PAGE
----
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How to Become a Better Defensive End

by
author image Michael Saunds
Michael Saunds lives in New York, where he is a K-12 educator, and kinesiology professor. He has been recognized as a highly qualified teacher in New York City. Saunds received the Gotham Gives Back Award in 2008. He holds a master's degree in general/special education from Touro College.
How to Become a Better Defensive End
Get ready to work if you want to be a defensive end. Photo Credit Eugene_Onischenko/iStock/Getty Images

The defensive end position in football is the most flexible position on the defensive line. To become a dominant defensive end you must have the agility and quickness of an outside linebacker, while possessing the strength of an interior lineman. Some key duties of a defensive end are to guard against outside runs by the offense and, most importantly, to rush the passer from the edge of the defense. While natural ability plays a key role in being a good defensive end, sound techniques and a relentless passion for high-intensity training will develop an elite defender.

Step 1

Develop a good stance that allows you to stay low and explode off the ball. Every player’s stance has slight differences because of body type, but the most important aspect is that you are comfortable. A basic run stance by a defensive end is a three-point stance. The near hand should be on the ground near the player you are attacking. The off hand should be cocked and ready to shoot at the offensive player. Your feet should be shoulder-width apart with the foot on the side of your ground hand back in a slight stagger. Your backside should be slightly higher than your shoulders, and your first step out will be a power 6-inch step. Practice this stance and charging up the field.

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Step 2

Sack the quarterback by developing a pass rush stance. This stance has the same components of a run stance with slight differences. This stance should be used in obvious pass rush situations. Your feet will be spaced more narrowly than when you are in a run stance; it should look more like a track stance. The off hand is no longer cocked; it is straight against your side. Your backside should be higher in the air, forcing your weight forward, which allows you to get up the field better. Your first step is no longer a 6-inch step but a long step designed to close the distance and cover ground between you and the offensive lineman. Practice this stance and charging up the field.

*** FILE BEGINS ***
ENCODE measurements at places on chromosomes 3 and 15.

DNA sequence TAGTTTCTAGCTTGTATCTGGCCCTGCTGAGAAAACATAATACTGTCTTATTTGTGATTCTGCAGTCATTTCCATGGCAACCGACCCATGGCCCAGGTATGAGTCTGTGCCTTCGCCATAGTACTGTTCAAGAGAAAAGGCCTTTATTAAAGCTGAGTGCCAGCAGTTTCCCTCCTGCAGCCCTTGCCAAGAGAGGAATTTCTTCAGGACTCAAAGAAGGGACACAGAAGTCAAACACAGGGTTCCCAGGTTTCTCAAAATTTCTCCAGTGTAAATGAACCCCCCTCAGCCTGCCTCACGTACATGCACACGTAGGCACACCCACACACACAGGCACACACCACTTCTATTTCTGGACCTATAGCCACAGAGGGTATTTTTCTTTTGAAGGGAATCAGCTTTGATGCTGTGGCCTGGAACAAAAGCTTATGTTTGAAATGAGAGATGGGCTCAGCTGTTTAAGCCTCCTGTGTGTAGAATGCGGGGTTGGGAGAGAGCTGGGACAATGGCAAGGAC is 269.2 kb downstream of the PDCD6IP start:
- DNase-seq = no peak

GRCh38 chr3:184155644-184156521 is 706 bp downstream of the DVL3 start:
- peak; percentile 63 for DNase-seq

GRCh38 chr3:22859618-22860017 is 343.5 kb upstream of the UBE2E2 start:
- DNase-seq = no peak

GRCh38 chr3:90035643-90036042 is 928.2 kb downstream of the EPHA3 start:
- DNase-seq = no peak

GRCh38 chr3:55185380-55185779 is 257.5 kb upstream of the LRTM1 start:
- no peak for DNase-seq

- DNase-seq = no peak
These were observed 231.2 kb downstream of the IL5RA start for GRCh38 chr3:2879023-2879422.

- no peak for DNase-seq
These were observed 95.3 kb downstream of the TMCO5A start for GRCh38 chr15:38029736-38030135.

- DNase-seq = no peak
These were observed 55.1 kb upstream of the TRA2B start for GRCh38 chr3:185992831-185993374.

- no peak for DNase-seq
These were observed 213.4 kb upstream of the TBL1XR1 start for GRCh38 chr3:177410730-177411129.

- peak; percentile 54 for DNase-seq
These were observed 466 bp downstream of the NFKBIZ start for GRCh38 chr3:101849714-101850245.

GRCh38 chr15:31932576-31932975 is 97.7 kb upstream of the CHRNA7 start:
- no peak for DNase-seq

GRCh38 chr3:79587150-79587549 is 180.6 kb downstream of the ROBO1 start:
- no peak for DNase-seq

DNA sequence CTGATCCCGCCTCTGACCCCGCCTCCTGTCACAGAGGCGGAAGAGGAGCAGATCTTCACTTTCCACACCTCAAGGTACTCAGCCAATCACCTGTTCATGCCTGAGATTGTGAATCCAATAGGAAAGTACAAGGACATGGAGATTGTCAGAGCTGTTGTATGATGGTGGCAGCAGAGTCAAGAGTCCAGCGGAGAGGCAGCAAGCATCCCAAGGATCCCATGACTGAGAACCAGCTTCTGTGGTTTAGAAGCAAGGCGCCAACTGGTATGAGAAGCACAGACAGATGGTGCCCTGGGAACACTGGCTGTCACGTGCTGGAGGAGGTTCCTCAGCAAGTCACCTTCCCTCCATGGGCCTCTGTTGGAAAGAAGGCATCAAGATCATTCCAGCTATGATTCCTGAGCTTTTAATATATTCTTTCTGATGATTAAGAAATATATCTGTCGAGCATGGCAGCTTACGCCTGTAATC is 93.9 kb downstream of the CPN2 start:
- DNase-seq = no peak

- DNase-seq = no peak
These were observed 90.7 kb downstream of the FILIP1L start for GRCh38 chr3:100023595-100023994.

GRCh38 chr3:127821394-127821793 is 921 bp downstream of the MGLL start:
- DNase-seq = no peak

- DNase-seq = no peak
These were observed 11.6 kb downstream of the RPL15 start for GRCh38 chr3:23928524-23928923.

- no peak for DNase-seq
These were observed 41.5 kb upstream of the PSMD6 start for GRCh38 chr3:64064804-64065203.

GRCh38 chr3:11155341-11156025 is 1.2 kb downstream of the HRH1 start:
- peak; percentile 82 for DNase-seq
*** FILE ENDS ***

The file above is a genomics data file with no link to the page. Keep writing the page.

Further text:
Step 3

Practice and hone skills essential to defensive ends by performing bag drills. Practice the shoot the hands drill, which will focus on hand speed, hand placement and rolling your hips. Have a friend hold a football shield. Drop down to your knees, roll your hips forward and shoot your hands violently toward the shield. Keep your thumbs up and grab the inside part of the bag. Hold that position with your hips rolled forward and your arms locked out for two or three seconds. That will allow you to identify any problems with technique and to develop muscle memory.

Step 4

Perform agility drills during your workouts to improve your quickness and lateral movement. Changing direction, accelerating and decelerating quickly are components of a good defensive end. Some drills that will improve your footwork are the short shuffle, agility ladder drills, dot drill and pro agility drill.

Step 5

Lift weights to build size and strength. You will be going up against offensive tackles who can be bigger than you. Using an Olympic-style weight training program that emphasizes such power lifting exercises as the hang clean, squat, push press and bench, will develop the muscles you need to succeed.

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References

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